STDs GROW IN MARYLAND: The number of people with sexually transmitted diseases in Maryland is growing rapidly and many might not even know they are infected, fueling the spread. The rise in STDs is happening across the state and not just in trouble spots such as Baltimore, which has a history of high rates. The spread of syphilis, gonorrhea and chlamydia are of particular concern to public health officials and doctors, who say they are treating many more cases, Andrea McDaniels reports for the Sun.

MATHIAS OUT-RAISES CAROZZA: Sen. Jim Mathias has raised almost twice as much money as his Republican challenger, Del. Mary Beth Carozza, according to the most recent campaign finance reports. Mathias had raised $352,521 so far as of the Aug. 28 Maryland filing deadline, while Carozza had $184,808, Liz Holland reports for the Salisbury Daily Times. “Campaigns are all about messaging,” Mathias said, and getting the word out costs a lot of money.

SARBANES’ RISING STAR: As Democrats push to retake the U.S. House of Representatives in November, government ethics and political reform have become an increasingly important part of their message. And that means an elevated role for Maryland U.S. Rep. John Sarbanes (D). He is the House Democrats’ apostle of political reform, the chairman of the Democracy Reform Task Force. If the Democrats seize the majority, he will play a leading role in shaping the suite of reform bills that Democrats will try to advance through Congress, Josh Kurtz writes in Maryland Matters.

SCHUH LOOKS FOR ETHICS UPDATES: It was another full Anne Arundel County Council meeting Monday night as members debated proposed changes to the county’s ethics laws, legislation that would benefit a medical marijuana business in Annapolis and were warned “blood” is on some of their hands after voting against an abortion resolution at the last meeting, Chase Cook of the Annapolis Capital reports. The ethics proposal — introduced by County Executive Steve Schuh — also updates the county’s ethics laws to correspond with state changes.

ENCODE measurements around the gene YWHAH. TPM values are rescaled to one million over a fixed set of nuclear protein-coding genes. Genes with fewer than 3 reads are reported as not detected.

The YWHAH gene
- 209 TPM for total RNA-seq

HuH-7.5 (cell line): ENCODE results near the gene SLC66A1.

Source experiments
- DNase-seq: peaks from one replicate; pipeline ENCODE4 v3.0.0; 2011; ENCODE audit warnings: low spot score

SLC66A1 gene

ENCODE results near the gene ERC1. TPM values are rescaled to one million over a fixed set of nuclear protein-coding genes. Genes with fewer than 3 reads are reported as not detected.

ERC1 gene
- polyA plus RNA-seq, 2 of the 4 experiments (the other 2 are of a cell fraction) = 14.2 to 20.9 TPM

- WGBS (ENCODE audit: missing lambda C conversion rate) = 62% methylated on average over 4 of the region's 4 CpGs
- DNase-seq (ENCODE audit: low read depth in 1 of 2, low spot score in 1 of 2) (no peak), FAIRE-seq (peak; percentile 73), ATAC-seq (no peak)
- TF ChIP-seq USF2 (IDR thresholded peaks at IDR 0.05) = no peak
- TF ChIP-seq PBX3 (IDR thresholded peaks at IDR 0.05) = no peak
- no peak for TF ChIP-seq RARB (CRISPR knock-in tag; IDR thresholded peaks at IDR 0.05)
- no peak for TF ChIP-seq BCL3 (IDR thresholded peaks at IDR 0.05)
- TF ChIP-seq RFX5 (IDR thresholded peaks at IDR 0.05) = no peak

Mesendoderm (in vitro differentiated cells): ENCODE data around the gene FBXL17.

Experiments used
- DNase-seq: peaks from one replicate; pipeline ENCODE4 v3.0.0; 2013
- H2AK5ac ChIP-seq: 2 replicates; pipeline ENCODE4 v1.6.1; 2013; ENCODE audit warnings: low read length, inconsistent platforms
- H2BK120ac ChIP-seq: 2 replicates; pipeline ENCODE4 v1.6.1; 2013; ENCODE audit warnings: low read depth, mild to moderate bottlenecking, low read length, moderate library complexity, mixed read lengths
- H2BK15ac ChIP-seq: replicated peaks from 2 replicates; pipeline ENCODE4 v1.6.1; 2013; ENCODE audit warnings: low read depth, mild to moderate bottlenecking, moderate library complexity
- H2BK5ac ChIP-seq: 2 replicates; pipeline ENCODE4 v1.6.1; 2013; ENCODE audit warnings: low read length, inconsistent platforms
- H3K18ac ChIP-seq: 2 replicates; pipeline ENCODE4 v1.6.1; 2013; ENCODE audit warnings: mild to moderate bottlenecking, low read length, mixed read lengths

FREDERICK BUSINESSES AGAINST LIQUOR LICENSE PROPOSAL: More than a dozen local business owners are speaking out against legislation proposed by the Frederick County liquor board that would allow licensing supermarkets to sell beer and wine, Cameron Dodd reports for the Frederick News Post. Local alcohol store owners told the Board of Licensing Commissioners on Monday that allowing grocery stores to sell beer and wine would signal the end of their businesses.

MO CO WELCOMES PARCC PHASE-OUT: Dan Shere of Bethesda Beat reports that as Maryland prepares to phase out its latest statewide standardized test, teachers, parents and other stakeholders in Montgomery County public schools say it’s a welcome change. Gov. Larry Hogan (R) announced earlier this month the Partnership for the Assessment of College and Career Readiness, tests would no longer be given, starting in the 2020-2021 school year. The state is currently seeking bids for a new test that is less time consuming, according to the Sun.